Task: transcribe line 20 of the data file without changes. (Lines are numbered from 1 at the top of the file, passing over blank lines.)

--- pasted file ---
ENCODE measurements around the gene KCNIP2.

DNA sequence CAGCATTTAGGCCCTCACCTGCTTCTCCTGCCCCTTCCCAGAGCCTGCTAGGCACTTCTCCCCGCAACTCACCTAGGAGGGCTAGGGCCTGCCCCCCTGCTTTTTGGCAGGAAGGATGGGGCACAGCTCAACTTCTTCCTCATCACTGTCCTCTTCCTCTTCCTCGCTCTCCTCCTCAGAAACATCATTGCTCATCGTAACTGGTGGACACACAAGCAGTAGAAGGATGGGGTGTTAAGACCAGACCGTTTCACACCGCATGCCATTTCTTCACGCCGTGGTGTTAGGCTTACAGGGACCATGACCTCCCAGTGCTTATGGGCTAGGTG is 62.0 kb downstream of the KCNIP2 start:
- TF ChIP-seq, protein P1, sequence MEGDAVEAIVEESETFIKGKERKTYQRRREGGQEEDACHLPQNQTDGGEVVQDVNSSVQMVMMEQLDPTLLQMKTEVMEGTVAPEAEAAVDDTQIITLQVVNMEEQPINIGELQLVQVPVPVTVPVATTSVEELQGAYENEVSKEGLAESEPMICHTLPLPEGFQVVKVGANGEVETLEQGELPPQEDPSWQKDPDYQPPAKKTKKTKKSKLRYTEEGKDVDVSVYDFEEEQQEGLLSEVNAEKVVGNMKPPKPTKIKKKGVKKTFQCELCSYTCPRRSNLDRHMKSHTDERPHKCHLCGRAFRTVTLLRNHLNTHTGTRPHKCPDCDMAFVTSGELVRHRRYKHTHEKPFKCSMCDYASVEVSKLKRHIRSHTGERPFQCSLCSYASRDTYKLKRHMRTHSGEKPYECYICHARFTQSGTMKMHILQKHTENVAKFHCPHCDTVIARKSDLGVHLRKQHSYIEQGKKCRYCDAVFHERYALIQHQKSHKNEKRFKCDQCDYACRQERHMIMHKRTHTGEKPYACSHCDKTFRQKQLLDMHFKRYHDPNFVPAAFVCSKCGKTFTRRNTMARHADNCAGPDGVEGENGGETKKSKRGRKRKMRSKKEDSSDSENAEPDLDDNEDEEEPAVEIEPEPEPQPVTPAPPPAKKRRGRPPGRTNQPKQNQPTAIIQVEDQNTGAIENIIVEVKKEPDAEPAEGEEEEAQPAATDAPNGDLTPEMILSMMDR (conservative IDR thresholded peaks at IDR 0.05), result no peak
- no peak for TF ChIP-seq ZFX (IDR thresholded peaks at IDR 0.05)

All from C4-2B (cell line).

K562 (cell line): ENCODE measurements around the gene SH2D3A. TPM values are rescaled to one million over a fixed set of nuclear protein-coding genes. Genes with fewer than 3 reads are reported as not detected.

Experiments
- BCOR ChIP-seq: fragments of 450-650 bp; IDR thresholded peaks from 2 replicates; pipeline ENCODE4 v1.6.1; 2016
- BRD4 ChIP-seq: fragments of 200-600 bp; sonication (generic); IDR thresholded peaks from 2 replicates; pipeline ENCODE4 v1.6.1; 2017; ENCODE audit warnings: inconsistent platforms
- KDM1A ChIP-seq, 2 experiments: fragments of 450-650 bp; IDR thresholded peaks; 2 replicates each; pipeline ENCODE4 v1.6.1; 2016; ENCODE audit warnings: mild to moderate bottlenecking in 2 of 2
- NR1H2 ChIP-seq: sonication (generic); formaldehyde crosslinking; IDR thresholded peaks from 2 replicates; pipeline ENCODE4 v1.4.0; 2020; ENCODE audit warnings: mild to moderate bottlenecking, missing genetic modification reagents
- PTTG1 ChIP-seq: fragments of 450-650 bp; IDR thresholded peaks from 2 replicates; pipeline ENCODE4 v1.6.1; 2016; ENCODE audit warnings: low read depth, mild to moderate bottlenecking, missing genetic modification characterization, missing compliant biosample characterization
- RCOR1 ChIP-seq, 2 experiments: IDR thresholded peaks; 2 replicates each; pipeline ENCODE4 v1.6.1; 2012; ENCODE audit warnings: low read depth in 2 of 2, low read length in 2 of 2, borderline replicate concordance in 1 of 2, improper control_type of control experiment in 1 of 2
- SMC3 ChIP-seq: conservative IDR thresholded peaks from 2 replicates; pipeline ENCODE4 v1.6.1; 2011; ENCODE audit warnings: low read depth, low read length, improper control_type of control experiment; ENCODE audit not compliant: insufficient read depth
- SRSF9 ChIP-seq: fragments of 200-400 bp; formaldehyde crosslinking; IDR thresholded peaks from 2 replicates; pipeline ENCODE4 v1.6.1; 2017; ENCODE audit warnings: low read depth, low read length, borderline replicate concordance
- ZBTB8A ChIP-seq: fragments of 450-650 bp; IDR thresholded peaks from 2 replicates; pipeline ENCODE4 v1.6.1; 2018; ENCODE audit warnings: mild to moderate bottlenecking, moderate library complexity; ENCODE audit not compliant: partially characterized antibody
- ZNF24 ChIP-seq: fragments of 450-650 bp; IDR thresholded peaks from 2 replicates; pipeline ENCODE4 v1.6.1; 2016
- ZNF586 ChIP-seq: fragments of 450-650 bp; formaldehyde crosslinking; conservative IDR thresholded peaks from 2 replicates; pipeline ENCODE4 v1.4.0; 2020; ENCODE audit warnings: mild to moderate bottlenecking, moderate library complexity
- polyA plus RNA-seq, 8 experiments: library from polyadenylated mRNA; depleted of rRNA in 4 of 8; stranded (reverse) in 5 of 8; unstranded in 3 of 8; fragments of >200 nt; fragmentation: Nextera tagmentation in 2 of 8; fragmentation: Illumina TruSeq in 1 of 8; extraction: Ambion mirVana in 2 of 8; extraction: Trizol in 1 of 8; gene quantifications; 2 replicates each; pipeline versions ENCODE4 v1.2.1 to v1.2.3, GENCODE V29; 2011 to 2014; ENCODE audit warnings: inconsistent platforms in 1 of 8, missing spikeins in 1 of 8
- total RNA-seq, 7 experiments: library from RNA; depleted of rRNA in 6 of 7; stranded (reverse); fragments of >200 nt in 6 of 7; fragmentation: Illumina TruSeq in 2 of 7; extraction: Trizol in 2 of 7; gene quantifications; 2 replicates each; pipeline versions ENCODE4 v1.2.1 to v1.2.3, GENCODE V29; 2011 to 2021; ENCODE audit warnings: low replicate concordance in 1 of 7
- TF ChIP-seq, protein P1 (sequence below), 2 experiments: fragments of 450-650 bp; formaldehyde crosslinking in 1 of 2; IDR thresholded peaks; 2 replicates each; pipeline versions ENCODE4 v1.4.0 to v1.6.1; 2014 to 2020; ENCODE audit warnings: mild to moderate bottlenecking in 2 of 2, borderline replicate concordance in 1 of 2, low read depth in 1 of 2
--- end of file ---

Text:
- total RNA-seq, 7 experiments: library from RNA; depleted of rRNA in 6 of 7; stranded (reverse); fragments of >200 nt in 6 of 7; fragmentation: Illumina TruSeq in 2 of 7; extraction: Trizol in 2 of 7; gene quantifications; 2 replicates each; pipeline versions ENCODE4 v1.2.1 to v1.2.3, GENCODE V29; 2011 to 2021; ENCODE audit warnings: low replicate concordance in 1 of 7